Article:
Home Opinion Editorials Keep eye out, report Fox Hill vandals
Keep eye out, report Fox Hill vandals
The vandalism that has occurred and continues to occur up and above Fox
Hill Road, as illustrated in a story in last week’s Observer, is
senseless and needs to stop. It’s a mess up there, from illegal dumping
along the road and wreckless shooting to tearing up the land with
four-wheel drives. Stopping the illegal activity is going to require
people who use the area to play a part.
The sheriff’s department can boost its patrols from time to time. But it has a large county to cover, all the way from North Powder to north of Elgin. And with limited resources, it simply can’t provide round-the-clock coverage to make sure the vandalism stops. All of us who head to the mountains by way of Fox Hill need to keep an eye out for vandals, for illegal dumping and for vehicles mudding off the roads and trails. See something suspicious, take down license numbers, descriptions and report them to the sheriff’s office. But just as important as catching vandals in the act of their crime is educating friends and acquaintances about the damage such activities cause. Shooting up signs is nonsense. Dumping appliances and furniture, as well as other garbage, is equally as stupid. And making ruts in the ground is just plain juvenile and gives all four-wheelers a bad name.
Anyone who knows people who do some of these things should let them know that there are appropriate places for target practice. There are places to take old appliances and junk, though they will cost a few bucks. And there are off-road places to operate four-wheelers and jacked-up four-wheel drives. Our region provides great opportunity for people who enjoy all sorts of outdoor activities. There are legal ways to enjoy them.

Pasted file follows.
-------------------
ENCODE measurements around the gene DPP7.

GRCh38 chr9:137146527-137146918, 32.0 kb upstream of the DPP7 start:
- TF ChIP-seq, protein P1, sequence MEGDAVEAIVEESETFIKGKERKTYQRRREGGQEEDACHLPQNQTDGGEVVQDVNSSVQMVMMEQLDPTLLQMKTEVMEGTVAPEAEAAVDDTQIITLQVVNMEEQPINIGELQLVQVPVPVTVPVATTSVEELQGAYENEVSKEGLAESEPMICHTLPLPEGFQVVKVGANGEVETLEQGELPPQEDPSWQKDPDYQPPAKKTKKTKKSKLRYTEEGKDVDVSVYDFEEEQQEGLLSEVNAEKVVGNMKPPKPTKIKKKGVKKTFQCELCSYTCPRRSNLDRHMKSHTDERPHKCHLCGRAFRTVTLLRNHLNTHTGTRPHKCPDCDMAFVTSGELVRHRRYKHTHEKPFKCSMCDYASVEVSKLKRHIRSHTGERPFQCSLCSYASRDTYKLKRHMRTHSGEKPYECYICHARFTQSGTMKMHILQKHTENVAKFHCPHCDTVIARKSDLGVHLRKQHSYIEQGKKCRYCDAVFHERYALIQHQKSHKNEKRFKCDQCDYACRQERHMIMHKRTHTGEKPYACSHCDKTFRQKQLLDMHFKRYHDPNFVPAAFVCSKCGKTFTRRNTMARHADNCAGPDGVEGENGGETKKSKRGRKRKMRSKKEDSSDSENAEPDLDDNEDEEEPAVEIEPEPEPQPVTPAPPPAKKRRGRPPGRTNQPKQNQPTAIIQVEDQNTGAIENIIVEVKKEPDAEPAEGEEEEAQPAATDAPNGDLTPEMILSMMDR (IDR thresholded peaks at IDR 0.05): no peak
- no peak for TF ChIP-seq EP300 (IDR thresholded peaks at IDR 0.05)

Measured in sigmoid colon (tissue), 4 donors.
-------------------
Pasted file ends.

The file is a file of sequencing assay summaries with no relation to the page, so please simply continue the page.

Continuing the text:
The Fox Hill problem is symptomatic of a larger problem of people not respecting our forests. No forest visitor has to travel far on any forest road before spotting beer and pop cans, water bottles and other garbage strewn about. The lack of respect for our forests, in an area that prides itself on its love of the outdoors, is astounding.
Granted, the people who spoil our forests are the exception rather than the rule — by a wide margin. But the sheriff’s office can’t fix the problem by itself. We all have a part to play in keeping our forests free from vandalism, from littering and from wanton destruction.